What It Really Means To Be A Visionary Leader, Part 1
I admit that I'm a bit of a control freak and my husband is not. Case in point: When we get in the car, he pulls up the Waze mobile app—even if he knows how to get to our destination—for step-by-step directions. I'm the opposite. I might pull up Waze, but I don't always follow the directions. Sometimes I know another route that's better and this thinking puts me more in control.
To be a practical visionary, you need both the vision to imagine another reality (an alternative route to take) and the practicality to find a way to make it happen. A practical visionary synthesizes the duality of being both visionary and practical, but then a further step is needed.
In this issue of Promotional Consultant Today, we'll share these key insights to be a visionary leader, from Corinne McLaughlin, executive director of The Center for Visionary Leadership and co-author of Spiritual Politics and Builders of the Dawn.
The Need For Real Leadership Today. There are plenty of visionaries with grand ideas and endless words about the future who can't seem to ever really do anything. They never take effective action to meet real human needs. And there are also plenty of practical people who are good at doing things the same old way they've always been done—with the same old problems resulting.
But what's really needed today are visionaries who have explored new routes and new ideas and are willing to serve as leaders, says McLaughlin. They must courageously communicate that vision to others—and then carry it through.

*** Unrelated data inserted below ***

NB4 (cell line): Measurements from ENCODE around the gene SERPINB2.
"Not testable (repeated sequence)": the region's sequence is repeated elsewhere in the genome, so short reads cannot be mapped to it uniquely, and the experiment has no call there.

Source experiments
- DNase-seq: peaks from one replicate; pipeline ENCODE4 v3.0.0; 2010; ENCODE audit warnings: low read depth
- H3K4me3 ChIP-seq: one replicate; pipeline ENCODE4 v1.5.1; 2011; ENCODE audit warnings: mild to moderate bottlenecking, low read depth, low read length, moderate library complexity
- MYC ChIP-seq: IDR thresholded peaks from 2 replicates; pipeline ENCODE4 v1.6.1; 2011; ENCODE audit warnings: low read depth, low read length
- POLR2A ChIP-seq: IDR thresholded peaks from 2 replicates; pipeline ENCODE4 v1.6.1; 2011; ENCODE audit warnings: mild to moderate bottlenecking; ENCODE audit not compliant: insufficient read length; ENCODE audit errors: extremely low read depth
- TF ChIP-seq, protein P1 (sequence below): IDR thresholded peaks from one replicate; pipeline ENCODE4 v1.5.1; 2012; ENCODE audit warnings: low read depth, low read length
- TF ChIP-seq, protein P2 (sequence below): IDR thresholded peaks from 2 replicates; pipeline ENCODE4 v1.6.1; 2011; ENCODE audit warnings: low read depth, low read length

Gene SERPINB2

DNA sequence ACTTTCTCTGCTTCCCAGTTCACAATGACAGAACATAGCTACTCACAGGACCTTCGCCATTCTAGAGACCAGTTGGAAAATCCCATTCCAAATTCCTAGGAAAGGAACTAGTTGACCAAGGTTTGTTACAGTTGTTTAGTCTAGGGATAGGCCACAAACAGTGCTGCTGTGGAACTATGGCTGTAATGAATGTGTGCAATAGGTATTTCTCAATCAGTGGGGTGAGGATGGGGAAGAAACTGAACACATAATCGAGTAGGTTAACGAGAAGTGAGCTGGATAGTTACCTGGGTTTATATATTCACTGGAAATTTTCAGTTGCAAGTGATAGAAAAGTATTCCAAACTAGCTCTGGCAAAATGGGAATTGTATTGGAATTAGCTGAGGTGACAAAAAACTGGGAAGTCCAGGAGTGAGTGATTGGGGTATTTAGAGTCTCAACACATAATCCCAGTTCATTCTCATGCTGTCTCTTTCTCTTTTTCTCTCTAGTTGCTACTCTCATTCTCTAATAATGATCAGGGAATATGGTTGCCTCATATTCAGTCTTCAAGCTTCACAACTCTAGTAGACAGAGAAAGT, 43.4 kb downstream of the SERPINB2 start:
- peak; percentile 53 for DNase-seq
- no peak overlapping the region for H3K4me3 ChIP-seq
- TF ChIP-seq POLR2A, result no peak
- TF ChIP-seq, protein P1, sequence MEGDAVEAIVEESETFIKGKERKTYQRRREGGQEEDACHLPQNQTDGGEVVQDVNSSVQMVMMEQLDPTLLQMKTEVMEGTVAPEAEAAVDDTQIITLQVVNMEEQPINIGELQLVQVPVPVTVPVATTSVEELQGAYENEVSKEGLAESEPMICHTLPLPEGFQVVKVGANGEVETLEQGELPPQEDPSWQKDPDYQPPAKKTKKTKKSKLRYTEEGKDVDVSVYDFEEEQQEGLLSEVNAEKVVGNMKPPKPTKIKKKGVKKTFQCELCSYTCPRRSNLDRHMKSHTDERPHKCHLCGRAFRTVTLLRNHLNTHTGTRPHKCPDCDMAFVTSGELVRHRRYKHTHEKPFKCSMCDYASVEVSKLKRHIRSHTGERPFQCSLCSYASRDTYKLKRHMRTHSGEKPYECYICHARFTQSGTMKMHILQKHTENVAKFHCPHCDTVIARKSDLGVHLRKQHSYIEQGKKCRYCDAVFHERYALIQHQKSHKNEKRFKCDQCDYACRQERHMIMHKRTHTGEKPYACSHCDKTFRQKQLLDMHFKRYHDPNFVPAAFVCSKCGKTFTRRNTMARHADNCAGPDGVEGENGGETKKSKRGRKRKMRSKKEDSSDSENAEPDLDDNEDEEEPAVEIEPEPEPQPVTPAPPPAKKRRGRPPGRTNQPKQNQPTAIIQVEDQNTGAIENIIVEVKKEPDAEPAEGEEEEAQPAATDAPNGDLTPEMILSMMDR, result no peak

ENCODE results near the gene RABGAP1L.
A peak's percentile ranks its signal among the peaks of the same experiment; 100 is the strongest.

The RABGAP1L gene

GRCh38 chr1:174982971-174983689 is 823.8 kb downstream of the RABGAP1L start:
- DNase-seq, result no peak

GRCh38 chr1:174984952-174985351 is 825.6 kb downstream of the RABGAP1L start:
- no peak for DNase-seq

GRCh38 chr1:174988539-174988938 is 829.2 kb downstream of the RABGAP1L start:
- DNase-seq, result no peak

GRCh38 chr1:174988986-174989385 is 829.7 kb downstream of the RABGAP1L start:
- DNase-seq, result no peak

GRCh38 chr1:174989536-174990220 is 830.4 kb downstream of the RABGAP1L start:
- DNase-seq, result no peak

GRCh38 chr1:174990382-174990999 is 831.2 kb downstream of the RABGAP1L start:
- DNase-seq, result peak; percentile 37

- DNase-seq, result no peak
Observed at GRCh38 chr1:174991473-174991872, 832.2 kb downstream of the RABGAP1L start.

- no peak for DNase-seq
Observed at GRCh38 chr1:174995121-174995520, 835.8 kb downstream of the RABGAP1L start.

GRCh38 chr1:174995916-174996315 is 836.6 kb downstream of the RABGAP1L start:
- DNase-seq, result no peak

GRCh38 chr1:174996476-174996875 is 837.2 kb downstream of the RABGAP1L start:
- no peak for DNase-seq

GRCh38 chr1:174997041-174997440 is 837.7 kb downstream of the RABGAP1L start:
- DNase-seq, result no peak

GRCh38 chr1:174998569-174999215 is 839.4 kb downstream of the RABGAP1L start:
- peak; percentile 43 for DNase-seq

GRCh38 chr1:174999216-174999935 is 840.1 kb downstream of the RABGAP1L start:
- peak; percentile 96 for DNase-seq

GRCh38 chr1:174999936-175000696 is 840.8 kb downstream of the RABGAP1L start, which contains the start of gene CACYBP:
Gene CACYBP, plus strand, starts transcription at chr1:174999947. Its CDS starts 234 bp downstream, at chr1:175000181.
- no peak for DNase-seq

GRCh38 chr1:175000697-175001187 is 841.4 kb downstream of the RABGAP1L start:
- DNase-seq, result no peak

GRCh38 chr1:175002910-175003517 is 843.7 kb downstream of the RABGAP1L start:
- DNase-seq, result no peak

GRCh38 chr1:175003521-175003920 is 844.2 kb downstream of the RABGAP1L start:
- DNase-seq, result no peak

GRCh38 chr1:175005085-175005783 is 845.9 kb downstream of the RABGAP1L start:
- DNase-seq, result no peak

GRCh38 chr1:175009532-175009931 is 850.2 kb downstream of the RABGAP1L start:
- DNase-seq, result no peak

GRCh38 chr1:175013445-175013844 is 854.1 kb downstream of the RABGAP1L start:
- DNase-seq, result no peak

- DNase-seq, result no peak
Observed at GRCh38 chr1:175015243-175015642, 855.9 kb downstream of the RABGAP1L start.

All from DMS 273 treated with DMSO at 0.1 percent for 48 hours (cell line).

Visionary leaders shape their purpose into a specific mission and design an appropriate strategy for achieving their goals.
So, ask yourself, do you need more vision in your leadership—or more leadership for your vision? Do you need to incorporate new ideas and inspiration, or do you need to know how to make your vision a practical reality in the world?
Visionary leaders are not just good with words; they're also effective with actions. Many visionaries fail in their efforts because they're too far ahead of what society is ready for. Their challenge is to envision the next step needed for the near future—not something that will take a hundred years to manifest. It's more effective to focus on vision that can be achieved in the foreseeable future, outline the steps needed to manifest it and work, in turn, on each step.
To learn the qualities of a visionary leader and how to apply your vision, read PCT again tomorrow.
Source: Corinne McLaughlin is executive director of The Center for Visionary Leadership and co-author of Spiritual Politics and Builders of the Dawn. She directed a national task force for President Clinton's Council on Sustainable Development, co-founded a spiritual and environmental community (Sirius) in Massachusetts, and is a Fellow of the World Business Academy.